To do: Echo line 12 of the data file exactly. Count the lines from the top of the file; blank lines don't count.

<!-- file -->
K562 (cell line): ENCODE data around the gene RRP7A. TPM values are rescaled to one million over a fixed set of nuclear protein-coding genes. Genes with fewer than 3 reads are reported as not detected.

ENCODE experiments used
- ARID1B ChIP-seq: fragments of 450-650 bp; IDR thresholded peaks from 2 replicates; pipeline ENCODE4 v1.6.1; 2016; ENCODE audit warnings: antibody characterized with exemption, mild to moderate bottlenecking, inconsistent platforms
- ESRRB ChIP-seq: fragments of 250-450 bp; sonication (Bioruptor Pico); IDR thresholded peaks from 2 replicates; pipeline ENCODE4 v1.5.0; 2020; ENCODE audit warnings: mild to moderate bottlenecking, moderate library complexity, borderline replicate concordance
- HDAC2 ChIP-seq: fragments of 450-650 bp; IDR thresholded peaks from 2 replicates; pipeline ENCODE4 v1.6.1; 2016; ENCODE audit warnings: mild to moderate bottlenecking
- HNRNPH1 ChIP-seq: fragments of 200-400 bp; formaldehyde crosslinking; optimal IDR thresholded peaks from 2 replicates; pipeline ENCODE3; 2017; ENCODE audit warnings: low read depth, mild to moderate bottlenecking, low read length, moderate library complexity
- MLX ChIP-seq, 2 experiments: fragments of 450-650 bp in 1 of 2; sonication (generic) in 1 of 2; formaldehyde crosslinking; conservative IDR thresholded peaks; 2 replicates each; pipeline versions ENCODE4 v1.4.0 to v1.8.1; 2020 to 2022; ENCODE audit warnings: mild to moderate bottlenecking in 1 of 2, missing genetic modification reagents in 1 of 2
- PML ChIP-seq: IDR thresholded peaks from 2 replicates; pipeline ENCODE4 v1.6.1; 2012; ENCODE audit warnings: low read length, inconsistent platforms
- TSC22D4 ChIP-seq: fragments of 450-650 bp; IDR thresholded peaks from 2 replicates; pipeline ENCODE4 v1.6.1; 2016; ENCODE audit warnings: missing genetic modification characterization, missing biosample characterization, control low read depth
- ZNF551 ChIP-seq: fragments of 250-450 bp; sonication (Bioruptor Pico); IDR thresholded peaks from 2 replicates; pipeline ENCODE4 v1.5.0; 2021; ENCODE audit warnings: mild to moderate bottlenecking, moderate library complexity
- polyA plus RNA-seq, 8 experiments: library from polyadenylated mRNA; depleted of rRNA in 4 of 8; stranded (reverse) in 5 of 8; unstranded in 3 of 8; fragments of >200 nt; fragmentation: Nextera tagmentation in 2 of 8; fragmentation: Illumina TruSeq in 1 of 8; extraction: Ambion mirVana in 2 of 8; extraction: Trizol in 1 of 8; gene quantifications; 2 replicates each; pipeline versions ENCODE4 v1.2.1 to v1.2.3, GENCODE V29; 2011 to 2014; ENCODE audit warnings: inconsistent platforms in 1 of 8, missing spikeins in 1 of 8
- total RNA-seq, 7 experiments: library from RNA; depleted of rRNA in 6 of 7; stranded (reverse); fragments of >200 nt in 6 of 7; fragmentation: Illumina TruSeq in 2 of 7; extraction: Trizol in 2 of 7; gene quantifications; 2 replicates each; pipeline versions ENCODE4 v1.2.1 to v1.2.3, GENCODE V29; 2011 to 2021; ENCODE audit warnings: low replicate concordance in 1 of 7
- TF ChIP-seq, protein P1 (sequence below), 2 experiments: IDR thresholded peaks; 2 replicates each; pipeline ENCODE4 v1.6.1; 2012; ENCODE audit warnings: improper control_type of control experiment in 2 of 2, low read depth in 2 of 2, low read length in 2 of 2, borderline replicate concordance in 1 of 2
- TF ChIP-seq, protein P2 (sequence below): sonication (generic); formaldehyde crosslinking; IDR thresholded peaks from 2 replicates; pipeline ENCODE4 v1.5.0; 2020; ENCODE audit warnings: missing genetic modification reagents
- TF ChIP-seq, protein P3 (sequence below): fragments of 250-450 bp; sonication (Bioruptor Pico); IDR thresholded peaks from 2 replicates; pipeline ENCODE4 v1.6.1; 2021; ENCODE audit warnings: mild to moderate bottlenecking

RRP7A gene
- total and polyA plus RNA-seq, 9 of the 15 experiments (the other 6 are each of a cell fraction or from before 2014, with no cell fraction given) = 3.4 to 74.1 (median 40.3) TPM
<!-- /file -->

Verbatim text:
- total RNA-seq, 7 experiments: library from RNA; depleted of rRNA in 6 of 7; stranded (reverse); fragments of >200 nt in 6 of 7; fragmentation: Illumina TruSeq in 2 of 7; extraction: Trizol in 2 of 7; gene quantifications; 2 replicates each; pipeline versions ENCODE4 v1.2.1 to v1.2.3, GENCODE V29; 2011 to 2021; ENCODE audit warnings: low replicate concordance in 1 of 7